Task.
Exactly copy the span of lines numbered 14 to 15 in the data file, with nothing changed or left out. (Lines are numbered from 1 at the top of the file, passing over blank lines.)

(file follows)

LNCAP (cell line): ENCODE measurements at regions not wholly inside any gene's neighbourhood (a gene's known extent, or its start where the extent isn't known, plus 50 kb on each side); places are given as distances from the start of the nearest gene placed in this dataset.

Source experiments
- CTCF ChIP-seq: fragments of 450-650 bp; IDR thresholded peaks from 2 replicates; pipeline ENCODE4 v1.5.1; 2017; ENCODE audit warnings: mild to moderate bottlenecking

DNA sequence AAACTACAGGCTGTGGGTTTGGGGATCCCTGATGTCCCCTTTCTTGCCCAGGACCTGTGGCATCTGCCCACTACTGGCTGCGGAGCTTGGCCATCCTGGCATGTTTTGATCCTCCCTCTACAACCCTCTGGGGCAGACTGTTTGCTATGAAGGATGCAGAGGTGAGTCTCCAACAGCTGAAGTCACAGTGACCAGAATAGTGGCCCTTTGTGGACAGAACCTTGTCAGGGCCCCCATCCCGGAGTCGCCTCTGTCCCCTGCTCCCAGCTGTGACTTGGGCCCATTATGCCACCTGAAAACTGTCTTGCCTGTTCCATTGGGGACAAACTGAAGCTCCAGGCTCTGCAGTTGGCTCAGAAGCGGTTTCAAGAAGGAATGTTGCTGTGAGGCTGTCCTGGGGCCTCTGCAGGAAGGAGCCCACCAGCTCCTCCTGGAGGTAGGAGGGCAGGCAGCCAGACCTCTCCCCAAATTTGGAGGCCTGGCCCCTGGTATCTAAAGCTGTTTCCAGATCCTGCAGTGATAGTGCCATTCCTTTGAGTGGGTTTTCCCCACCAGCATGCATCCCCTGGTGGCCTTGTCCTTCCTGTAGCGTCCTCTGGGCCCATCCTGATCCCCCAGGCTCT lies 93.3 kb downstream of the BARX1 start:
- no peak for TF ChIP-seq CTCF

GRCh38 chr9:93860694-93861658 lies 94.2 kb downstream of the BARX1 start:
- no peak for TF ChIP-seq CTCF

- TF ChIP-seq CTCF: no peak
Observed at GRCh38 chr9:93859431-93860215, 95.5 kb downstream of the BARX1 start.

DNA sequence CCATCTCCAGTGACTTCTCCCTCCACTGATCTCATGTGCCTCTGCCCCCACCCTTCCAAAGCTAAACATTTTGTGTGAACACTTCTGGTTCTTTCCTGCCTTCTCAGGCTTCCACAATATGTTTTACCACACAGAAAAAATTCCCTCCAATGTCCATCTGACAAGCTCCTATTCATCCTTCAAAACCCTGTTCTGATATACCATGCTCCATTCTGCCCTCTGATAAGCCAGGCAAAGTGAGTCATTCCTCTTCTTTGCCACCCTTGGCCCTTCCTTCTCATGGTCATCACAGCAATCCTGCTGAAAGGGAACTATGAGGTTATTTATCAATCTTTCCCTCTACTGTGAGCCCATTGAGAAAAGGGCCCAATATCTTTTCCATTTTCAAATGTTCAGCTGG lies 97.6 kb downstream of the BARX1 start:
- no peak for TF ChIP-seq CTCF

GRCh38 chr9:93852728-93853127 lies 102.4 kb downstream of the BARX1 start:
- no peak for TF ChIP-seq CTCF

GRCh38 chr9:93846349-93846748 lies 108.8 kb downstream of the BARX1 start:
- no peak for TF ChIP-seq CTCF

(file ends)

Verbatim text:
GRCh38 chr9:93846349-93846748 lies 108.8 kb downstream of the BARX1 start:
- no peak for TF ChIP-seq CTCF